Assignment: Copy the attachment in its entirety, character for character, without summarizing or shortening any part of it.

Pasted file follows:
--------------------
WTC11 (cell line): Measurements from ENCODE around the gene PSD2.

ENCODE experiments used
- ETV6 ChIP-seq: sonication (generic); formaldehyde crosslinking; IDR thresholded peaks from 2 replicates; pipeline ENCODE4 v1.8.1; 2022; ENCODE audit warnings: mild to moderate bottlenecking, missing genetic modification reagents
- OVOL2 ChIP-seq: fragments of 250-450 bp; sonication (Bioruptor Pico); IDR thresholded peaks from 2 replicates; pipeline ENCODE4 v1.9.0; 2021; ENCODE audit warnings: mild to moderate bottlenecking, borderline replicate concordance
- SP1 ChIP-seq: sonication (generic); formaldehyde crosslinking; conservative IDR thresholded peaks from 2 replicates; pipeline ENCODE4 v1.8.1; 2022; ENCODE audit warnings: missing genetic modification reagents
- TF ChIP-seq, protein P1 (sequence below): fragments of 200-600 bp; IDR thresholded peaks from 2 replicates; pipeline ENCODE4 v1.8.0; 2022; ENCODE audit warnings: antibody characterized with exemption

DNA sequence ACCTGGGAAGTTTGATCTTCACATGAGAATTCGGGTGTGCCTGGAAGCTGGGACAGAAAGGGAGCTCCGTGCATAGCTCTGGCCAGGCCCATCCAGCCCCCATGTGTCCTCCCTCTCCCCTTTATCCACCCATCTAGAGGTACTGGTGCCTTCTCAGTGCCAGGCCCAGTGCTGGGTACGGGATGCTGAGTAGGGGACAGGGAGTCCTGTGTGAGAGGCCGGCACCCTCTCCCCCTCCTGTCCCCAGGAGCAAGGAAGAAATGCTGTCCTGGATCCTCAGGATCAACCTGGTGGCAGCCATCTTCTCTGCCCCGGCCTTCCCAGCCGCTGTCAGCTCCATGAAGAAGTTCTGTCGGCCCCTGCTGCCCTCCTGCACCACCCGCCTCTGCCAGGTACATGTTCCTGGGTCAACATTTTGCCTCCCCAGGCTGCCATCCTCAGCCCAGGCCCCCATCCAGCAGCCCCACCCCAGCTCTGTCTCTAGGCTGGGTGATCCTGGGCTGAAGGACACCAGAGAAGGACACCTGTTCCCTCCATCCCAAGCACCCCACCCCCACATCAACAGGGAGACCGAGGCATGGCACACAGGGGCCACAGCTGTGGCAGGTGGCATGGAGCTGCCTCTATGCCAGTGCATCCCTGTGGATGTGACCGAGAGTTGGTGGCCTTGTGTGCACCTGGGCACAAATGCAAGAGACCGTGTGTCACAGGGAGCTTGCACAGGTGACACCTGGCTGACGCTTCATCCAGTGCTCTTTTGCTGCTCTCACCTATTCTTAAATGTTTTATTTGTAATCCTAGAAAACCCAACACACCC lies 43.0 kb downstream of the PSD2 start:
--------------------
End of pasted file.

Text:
WTC11 (cell line): Measurements from ENCODE around the gene PSD2.

ENCODE experiments used
- ETV6 ChIP-seq: sonication (generic); formaldehyde crosslinking; IDR thresholded peaks from 2 replicates; pipeline ENCODE4 v1.8.1; 2022; ENCODE audit warnings: mild to moderate bottlenecking, missing genetic modification reagents
- OVOL2 ChIP-seq: fragments of 250-450 bp; sonication (Bioruptor Pico); IDR thresholded peaks from 2 replicates; pipeline ENCODE4 v1.9.0; 2021; ENCODE audit warnings: mild to moderate bottlenecking, borderline replicate concordance
- SP1 ChIP-seq: sonication (generic); formaldehyde crosslinking; conservative IDR thresholded peaks from 2 replicates; pipeline ENCODE4 v1.8.1; 2022; ENCODE audit warnings: missing genetic modification reagents
- TF ChIP-seq, protein P1 (sequence below): fragments of 200-600 bp; IDR thresholded peaks from 2 replicates; pipeline ENCODE4 v1.8.0; 2022; ENCODE audit warnings: antibody characterized with exemption

DNA sequence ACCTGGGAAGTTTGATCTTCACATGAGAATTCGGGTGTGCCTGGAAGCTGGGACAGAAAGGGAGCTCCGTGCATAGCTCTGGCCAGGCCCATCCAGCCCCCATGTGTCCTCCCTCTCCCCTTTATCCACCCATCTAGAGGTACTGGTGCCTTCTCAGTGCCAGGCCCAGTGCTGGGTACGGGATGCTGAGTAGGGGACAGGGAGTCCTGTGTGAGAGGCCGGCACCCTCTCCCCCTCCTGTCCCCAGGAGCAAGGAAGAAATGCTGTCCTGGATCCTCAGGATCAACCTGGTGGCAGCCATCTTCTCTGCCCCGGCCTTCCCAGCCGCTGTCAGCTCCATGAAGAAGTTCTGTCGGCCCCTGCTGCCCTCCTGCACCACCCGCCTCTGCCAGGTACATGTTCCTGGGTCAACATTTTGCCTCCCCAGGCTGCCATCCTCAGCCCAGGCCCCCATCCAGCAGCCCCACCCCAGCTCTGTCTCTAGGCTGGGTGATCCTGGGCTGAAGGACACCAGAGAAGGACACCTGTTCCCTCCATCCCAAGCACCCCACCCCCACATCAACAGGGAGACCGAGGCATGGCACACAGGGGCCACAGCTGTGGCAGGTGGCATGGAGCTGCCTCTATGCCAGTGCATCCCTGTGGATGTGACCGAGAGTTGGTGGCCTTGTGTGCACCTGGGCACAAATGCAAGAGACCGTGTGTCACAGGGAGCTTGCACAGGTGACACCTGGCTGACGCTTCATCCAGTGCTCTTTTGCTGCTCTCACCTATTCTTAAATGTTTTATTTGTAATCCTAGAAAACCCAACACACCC lies 43.0 kb downstream of the PSD2 start: